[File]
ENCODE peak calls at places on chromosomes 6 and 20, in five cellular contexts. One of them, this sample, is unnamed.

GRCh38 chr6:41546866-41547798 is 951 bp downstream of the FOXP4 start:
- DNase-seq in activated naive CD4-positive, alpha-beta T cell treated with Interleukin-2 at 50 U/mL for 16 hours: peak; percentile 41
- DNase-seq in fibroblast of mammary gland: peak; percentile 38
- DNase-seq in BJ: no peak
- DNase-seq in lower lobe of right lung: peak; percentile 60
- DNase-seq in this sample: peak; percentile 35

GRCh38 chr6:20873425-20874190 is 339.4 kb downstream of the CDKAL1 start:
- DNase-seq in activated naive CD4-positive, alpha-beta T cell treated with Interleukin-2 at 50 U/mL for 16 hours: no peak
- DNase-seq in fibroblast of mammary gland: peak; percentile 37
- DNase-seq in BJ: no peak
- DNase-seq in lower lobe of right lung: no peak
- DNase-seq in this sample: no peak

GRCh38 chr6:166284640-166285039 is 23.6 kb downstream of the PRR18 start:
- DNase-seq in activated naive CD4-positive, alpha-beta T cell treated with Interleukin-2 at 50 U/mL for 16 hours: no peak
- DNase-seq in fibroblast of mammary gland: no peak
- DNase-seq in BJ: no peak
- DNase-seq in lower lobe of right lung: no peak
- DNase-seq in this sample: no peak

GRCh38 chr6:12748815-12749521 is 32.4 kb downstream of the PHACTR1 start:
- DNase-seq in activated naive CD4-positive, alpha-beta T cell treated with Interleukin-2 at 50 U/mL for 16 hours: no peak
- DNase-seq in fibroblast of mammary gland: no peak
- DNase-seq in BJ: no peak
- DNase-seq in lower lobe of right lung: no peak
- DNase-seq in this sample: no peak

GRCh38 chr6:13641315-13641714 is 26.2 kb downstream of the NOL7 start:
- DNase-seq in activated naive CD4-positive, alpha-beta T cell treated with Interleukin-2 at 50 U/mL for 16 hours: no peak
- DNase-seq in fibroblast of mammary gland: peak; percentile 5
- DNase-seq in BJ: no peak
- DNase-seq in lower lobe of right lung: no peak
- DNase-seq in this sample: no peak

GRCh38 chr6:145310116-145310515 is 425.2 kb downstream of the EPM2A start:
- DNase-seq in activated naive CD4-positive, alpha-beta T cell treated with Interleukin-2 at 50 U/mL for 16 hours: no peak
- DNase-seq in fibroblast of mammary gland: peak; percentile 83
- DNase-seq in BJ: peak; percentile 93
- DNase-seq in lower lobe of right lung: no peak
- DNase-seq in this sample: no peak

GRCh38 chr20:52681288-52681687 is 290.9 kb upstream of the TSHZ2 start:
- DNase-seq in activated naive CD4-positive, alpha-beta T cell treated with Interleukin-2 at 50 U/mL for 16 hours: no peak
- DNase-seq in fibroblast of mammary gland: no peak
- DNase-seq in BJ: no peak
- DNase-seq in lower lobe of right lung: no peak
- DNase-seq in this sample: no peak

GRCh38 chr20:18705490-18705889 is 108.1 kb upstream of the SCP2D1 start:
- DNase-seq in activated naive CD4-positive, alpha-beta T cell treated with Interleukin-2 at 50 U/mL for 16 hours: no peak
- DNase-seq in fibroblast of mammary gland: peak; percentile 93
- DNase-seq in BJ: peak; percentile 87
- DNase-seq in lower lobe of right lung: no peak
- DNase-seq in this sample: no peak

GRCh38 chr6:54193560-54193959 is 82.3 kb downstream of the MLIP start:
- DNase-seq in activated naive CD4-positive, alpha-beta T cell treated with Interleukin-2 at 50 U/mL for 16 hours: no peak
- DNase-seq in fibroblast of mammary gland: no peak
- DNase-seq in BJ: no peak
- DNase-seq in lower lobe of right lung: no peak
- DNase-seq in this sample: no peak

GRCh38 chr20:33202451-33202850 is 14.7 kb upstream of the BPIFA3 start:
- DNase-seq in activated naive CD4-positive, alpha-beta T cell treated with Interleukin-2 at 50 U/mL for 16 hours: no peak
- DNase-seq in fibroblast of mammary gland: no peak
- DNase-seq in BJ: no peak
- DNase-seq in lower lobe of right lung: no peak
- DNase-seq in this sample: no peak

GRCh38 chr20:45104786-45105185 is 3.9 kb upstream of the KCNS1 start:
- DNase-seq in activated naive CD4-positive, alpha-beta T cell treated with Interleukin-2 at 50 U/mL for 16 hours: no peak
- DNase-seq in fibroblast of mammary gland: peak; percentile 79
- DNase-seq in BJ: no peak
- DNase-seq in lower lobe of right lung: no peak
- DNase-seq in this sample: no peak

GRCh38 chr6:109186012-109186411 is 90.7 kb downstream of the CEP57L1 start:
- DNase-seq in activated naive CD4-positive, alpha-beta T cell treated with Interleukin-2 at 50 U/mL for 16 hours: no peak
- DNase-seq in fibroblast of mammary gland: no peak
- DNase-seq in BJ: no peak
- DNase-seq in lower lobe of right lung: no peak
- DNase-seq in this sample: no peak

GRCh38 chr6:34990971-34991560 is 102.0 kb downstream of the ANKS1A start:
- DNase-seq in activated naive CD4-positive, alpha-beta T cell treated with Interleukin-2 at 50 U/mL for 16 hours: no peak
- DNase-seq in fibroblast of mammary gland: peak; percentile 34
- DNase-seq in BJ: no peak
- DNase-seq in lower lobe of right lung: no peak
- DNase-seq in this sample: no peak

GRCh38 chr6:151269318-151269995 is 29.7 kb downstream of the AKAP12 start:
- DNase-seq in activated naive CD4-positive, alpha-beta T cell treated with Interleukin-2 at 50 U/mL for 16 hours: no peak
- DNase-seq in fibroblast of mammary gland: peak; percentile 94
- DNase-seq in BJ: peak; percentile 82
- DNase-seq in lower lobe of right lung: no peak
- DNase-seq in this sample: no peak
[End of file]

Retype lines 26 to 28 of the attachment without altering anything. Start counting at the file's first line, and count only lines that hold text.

GRCh38 chr6:13641315-13641714 is 26.2 kb downstream of the NOL7 start:
- DNase-seq in activated naive CD4-positive, alpha-beta T cell treated with Interleukin-2 at 50 U/mL for 16 hours: no peak
- DNase-seq in fibroblast of mammary gland: peak; percentile 5